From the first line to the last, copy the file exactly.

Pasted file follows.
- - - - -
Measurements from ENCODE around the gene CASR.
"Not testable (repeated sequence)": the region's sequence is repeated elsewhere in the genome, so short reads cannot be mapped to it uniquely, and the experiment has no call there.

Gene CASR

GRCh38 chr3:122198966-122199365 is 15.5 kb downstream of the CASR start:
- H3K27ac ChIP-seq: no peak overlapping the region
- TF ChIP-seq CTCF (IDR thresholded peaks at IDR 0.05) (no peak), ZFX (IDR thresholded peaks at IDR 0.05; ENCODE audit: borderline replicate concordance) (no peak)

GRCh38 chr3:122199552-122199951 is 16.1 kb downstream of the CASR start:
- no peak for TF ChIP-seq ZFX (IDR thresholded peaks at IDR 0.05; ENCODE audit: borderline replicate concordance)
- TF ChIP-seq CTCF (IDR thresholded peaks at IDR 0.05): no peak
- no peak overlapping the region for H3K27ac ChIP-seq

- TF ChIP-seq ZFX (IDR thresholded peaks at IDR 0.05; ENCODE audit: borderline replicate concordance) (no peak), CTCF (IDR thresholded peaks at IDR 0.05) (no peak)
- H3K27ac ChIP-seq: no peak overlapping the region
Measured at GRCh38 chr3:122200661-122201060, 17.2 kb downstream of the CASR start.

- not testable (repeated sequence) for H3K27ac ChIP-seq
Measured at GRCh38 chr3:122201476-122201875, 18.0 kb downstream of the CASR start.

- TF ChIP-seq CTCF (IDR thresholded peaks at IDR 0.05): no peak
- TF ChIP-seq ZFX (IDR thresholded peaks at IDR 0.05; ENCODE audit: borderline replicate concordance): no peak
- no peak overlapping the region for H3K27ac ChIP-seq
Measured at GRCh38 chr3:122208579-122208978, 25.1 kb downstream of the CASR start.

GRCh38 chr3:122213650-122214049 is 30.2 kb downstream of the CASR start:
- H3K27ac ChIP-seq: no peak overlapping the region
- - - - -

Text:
Measurements from ENCODE around the gene CASR.
"Not testable (repeated sequence)": the region's sequence is repeated elsewhere in the genome, so short reads cannot be mapped to it uniquely, and the experiment has no call there.

Gene CASR

GRCh38 chr3:122198966-122199365 is 15.5 kb downstream of the CASR start:
- H3K27ac ChIP-seq: no peak overlapping the region
- TF ChIP-seq CTCF (IDR thresholded peaks at IDR 0.05) (no peak), ZFX (IDR thresholded peaks at IDR 0.05; ENCODE audit: borderline replicate concordance) (no peak)

GRCh38 chr3:122199552-122199951 is 16.1 kb downstream of the CASR start:
- no peak for TF ChIP-seq ZFX (IDR thresholded peaks at IDR 0.05; ENCODE audit: borderline replicate concordance)
- TF ChIP-seq CTCF (IDR thresholded peaks at IDR 0.05): no peak
- no peak overlapping the region for H3K27ac ChIP-seq

- TF ChIP-seq ZFX (IDR thresholded peaks at IDR 0.05; ENCODE audit: borderline replicate concordance) (no peak), CTCF (IDR thresholded peaks at IDR 0.05) (no peak)
- H3K27ac ChIP-seq: no peak overlapping the region
Measured at GRCh38 chr3:122200661-122201060, 17.2 kb downstream of the CASR start.

- not testable (repeated sequence) for H3K27ac ChIP-seq
Measured at GRCh38 chr3:122201476-122201875, 18.0 kb downstream of the CASR start.

- TF ChIP-seq CTCF (IDR thresholded peaks at IDR 0.05): no peak
- TF ChIP-seq ZFX (IDR thresholded peaks at IDR 0.05; ENCODE audit: borderline replicate concordance): no peak
- no peak overlapping the region for H3K27ac ChIP-seq
Measured at GRCh38 chr3:122208579-122208978, 25.1 kb downstream of the CASR start.

GRCh38 chr3:122213650-122214049 is 30.2 kb downstream of the CASR start:
- H3K27ac ChIP-seq: no peak overlapping the region